Electric cars are expensive to manufacture. Some carmakers have, therefore, shied away from them entirely, sticking to traditional propulsion methods, while others have taken the plunge and created their own vehicles at great expense.
Others -- Peugeot Citroen and Mitsubishi in particular -- have combined their resources to create a single shared platform, in order to reduce costs. The result of this talent fusion is the Peugeot Ion, a car that can also be seen sporting Mitsubishi i-Miev and Citroen C-Zero badges.
We took the Peugeot incarnation of this electric city car for a few short trips, punctuated by several long stints of recharging, to see whether it's worth £33,000 -- or £28,000 after government subsidies.
The Ion is an odd-looking car. It's extremely tall and narrow, and looks as if it's been involved in some sort of horrific side impact with a pair of double-decker buses. Don't let its odd shape fool you, though. The Ion may be tall and narrow, but it affords its occupants plenty of space, like some sort of electrified Tardis on wheels.
There's bags of room for four passengers -- two in the front and two in the rear -- and there's absolutely no need to snuggle up to those sat next to you, unless they're particularly obese. Speaking of which, if you're extremely fat, you may want to stay away from the Ion, as its maximum payload is 330kg, which is around 52 stone. The world's heaviest man should stay clear of this motor.
The Ion is perfectly suited to extremely tall people, though -- its head room is like nothing we've ever seen in a car before. We'd have sacrificed some ceiling height for better aerodynamic efficiency, although anyone from the Amy Winehouse or Marge Simpson school of hair styling will absolutely adore this arrangement.
Boot space is fairly pathetic. The boot's volume is a mere 163 litres, which is only enough for a few days worth of shopping.
Handling and performance
Like most electric cars, the Ion is a remarkably refined drive. It pulls away with a silence that's initially quite disconcerting, but its smooth, effortless acceleration and quiet cabin create limousine levels of luxury.
Unfortunately, it's not particularly fast off the line. It seems to take an age to get from a dead stop to 15mph, but, once above this speed, torque from its 64bhp electric motor comes on in spades, helping the car accelerate briskly until the speedo hits about 40mph. After this point, the power delivery is more of a trickle than a torrent.
Peugeot claims the Ion will get you from 0-30mph in a fairly respectable 5.9 seconds or 0-62mph in 15.9 seconds. Its top speed of 81mph means you can venture onto the motorway without fear of being passed by lorries, although its height means it's quite badly affected by strong crosswinds.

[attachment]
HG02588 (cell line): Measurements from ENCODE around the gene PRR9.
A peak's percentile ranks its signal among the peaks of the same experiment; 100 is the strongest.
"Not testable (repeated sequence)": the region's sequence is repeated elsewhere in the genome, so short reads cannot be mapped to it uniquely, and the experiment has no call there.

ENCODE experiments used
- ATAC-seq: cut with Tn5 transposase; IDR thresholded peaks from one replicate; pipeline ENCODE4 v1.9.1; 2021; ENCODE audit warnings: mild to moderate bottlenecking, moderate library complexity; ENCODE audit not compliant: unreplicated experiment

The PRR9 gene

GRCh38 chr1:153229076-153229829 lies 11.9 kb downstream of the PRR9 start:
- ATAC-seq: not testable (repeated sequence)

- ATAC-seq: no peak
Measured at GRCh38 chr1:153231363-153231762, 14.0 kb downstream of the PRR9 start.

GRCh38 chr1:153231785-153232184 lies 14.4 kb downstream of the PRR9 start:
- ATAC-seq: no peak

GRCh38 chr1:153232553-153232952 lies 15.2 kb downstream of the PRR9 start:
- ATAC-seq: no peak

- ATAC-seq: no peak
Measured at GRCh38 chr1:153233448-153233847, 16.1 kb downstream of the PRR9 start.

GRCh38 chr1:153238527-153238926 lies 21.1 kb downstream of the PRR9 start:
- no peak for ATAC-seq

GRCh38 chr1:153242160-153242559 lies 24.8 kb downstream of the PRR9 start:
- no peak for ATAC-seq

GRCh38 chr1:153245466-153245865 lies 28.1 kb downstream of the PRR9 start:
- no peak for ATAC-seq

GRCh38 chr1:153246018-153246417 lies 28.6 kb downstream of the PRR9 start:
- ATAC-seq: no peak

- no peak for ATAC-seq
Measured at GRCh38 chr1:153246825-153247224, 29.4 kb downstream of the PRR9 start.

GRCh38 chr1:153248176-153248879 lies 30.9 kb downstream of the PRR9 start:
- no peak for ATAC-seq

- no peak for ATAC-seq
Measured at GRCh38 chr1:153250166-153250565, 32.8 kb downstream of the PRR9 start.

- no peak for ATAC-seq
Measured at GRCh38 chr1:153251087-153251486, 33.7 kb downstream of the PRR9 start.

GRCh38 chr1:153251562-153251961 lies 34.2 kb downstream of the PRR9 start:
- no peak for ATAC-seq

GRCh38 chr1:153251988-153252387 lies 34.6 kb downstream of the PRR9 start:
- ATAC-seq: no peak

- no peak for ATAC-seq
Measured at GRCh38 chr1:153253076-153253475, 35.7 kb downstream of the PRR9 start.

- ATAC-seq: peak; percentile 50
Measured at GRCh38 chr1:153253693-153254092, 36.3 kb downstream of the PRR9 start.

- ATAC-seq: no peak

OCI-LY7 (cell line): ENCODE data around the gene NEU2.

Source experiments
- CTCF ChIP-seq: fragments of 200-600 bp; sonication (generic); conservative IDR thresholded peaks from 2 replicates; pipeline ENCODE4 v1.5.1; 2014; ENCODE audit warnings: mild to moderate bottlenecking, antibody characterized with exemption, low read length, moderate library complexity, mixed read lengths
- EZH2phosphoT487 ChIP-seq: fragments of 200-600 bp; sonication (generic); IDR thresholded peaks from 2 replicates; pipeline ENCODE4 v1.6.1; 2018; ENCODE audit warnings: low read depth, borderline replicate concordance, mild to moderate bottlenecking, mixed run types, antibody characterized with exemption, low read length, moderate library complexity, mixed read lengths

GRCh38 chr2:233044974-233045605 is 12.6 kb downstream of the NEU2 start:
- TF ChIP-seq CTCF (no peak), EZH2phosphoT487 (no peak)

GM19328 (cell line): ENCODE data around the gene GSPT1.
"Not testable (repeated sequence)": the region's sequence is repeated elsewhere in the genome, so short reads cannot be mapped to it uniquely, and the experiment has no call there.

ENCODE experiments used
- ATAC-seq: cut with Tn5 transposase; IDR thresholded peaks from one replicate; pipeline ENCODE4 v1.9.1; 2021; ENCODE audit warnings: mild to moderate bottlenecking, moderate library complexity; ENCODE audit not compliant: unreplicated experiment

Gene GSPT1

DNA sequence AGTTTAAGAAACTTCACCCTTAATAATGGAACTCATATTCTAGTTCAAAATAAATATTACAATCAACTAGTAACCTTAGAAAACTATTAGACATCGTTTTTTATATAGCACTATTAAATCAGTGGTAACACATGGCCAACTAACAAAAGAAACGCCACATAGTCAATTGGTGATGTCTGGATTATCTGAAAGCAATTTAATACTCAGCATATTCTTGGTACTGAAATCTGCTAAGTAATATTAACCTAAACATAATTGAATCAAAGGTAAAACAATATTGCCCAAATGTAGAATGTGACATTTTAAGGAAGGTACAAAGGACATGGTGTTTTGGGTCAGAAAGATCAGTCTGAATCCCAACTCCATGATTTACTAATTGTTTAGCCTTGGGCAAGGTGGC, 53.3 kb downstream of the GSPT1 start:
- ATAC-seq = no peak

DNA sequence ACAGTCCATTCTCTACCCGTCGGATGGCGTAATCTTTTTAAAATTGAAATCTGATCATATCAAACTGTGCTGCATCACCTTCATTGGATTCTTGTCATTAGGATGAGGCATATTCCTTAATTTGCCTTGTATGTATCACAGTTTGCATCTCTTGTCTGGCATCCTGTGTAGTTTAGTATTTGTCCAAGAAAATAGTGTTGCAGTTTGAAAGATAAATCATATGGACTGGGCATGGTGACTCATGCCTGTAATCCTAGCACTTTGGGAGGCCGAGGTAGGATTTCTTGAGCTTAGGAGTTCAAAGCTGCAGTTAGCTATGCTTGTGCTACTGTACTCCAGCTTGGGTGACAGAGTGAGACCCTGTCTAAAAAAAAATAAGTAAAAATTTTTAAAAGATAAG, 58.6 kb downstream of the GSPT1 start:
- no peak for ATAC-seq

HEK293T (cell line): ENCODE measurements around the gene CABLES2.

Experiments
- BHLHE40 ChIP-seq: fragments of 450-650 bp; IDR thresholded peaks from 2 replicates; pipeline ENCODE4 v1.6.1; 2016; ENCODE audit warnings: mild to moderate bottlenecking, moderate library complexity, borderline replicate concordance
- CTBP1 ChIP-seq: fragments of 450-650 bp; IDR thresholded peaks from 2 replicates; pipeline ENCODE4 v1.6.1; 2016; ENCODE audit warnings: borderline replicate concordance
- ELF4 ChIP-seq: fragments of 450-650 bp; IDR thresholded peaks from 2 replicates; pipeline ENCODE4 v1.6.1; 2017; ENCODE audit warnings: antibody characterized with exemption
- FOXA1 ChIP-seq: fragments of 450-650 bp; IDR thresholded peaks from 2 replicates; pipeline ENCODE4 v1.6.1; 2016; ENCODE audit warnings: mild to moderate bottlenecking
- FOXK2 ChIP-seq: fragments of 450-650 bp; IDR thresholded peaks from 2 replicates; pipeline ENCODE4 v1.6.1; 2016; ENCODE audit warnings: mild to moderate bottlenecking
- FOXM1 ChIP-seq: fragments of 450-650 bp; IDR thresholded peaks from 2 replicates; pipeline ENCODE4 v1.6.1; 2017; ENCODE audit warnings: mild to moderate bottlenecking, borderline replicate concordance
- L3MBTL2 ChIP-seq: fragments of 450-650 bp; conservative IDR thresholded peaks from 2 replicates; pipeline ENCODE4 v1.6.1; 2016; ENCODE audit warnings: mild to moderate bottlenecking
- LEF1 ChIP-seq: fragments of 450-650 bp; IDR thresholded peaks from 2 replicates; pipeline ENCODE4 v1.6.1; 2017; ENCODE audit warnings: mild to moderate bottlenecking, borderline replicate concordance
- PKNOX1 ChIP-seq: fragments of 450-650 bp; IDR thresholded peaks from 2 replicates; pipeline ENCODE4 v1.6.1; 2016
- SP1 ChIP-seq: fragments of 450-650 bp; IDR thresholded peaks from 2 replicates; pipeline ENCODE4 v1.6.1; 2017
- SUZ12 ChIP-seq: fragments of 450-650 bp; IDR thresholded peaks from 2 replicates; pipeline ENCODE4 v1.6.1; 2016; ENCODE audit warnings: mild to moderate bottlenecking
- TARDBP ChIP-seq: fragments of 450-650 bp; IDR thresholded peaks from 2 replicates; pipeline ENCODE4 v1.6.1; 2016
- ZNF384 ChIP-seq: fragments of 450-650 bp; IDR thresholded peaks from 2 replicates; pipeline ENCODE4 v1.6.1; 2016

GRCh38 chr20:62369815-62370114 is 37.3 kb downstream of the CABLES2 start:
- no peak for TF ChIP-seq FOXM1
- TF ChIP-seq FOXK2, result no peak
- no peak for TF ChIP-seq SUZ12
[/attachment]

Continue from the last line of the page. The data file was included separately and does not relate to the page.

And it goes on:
Around town, the Ion rides well. It does, however, struggle when confronted by large potholes, and you'll need to slow right down when you encounter speed bumps, which feel like miniature mountains.
The Ion's cornering and braking abilities were absolutely fine in the dry conditions in which we tested it. But we have our doubts as to whether the Ion, with its uber-narrow wheels, would cope well with wet, icy or snowy conditions.
Range and recharging
Like all electric cars, the Ion can be recharged via a standard household electrical outlet. Its 16kWh lithium-ion battery pack can be fully charged in around 7 hours, after which it can achieve about 93 miles of driving, according to the New European Driving Cycle test.
Sadly, the NEDC doesn't accurately reflect the way normal human beings drive, or the myriad factors that affect an electric car's range -- speed, road gradients, stop-start traffic, ambient temperature, use of ancillary systems such as the stereo or air conditioning, and so on. As a result, the actual driving range will vary from person to person.
On average, we achieved around 58 miles of driving between charges, across routes that mixed traffic-infested B roads, short stretches of A roads, and half-mile stints in our local area. Many of these miles, it must be said, were fraught with anxiety, since the Ion doesn't attempt to tell you how much range you've got left. Instead, it shows a fairly useless power bar -- much like you get on a mobile phone -- that tells you the state of charge, but not the rate at which that charge is declining.
The Ion doesn't have a great deal of tech in the cabin. There's a pretty mediocre CD stereo system that does, to its credit, support Bluetooth hands-free calls, and there's a USB port for playing digital music. That's pretty much it, though.
Peugeot can provide an optional heated driver's seat and door mirrors if you're willing to part with an extra £155. You can also equip the car with a Garmin sat-nav. Still, luxuries are few and far between.
The Peugeot Ion is a good city runabout for those wishing to drive short distances. It's quiet, usually refined and has sufficient poke to keep up with the flow of traffic in any road conditions. It's let down by problems inherent to all current electric cars, though -- it's pricey, its range can't be trusted on longer trips, and it takes ages to recharge from empty.
Edited by Charles Kloet